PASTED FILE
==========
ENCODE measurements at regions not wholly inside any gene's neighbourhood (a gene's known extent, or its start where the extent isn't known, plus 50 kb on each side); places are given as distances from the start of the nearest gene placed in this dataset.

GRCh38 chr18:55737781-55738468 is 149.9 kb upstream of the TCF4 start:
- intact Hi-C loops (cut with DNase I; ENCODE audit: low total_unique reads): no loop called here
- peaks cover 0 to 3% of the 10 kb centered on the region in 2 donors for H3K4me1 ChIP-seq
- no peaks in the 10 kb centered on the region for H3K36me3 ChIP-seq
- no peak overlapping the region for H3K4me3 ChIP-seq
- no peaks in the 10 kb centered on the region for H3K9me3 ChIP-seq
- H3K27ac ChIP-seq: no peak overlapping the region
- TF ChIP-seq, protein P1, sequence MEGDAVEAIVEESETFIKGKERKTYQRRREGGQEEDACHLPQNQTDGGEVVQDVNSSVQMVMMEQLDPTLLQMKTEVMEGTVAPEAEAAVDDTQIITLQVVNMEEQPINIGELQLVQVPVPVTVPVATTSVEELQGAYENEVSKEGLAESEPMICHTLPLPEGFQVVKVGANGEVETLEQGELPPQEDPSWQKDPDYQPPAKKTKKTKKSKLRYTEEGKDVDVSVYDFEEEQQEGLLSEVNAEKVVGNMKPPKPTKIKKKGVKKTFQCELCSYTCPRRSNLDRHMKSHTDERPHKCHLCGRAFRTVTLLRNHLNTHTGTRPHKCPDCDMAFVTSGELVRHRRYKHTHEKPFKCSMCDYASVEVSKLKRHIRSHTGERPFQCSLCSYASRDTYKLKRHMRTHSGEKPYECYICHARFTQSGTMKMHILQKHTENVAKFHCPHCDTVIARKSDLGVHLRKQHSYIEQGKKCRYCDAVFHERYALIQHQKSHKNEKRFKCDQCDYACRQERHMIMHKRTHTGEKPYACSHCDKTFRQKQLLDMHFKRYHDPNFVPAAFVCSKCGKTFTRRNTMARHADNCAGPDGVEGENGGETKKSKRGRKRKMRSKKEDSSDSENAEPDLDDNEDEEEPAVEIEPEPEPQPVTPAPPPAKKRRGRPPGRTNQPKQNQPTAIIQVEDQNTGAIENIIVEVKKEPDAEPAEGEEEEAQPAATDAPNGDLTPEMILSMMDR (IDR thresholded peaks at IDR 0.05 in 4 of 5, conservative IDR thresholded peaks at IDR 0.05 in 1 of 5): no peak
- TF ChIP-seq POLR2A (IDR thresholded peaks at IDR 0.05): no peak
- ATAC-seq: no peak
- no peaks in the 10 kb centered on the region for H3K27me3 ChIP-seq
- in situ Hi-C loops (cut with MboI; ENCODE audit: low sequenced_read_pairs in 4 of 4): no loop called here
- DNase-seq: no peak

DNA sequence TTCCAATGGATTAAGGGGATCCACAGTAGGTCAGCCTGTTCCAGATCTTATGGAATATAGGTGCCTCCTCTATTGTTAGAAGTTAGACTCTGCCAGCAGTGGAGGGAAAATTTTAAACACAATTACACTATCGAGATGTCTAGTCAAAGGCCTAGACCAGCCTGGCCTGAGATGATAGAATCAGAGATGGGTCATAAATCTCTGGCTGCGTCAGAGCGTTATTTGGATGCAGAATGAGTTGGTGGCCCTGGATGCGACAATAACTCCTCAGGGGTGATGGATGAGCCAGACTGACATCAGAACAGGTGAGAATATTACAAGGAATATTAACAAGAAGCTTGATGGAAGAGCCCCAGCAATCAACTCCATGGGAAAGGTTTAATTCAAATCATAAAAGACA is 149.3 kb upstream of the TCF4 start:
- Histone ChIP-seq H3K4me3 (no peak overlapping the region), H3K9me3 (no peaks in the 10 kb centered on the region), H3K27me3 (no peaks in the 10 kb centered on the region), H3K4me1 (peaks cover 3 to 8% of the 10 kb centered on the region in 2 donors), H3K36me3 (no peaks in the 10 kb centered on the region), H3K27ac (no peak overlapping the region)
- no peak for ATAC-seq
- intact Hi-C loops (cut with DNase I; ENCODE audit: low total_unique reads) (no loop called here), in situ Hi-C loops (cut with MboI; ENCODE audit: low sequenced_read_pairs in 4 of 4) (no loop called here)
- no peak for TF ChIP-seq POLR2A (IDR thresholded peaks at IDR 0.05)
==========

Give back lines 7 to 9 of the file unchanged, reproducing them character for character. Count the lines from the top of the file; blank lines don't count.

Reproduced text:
- no peaks in the 10 kb centered on the region for H3K9me3 ChIP-seq
- H3K27ac ChIP-seq: no peak overlapping the region
- TF ChIP-seq, protein P1, sequence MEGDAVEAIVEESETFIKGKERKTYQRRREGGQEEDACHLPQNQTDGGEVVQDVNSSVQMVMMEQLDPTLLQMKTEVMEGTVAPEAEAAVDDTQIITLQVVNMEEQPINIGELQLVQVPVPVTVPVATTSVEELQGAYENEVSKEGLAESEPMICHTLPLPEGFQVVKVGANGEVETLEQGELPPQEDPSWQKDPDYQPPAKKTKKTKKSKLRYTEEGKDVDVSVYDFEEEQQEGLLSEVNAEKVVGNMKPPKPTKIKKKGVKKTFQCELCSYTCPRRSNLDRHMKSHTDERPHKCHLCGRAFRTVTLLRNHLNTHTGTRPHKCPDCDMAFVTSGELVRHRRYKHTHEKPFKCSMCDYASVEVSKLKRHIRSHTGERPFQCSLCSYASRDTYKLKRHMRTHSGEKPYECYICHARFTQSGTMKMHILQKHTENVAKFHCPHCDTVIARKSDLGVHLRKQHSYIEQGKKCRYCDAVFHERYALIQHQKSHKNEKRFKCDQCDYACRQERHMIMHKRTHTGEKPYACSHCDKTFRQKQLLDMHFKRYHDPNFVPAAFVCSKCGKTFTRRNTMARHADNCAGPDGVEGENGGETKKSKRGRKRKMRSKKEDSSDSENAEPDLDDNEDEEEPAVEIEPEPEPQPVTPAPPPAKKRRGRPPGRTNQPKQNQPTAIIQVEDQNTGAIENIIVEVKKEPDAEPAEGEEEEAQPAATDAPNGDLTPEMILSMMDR (IDR thresholded peaks at IDR 0.05 in 4 of 5, conservative IDR thresholded peaks at IDR 0.05 in 1 of 5): no peak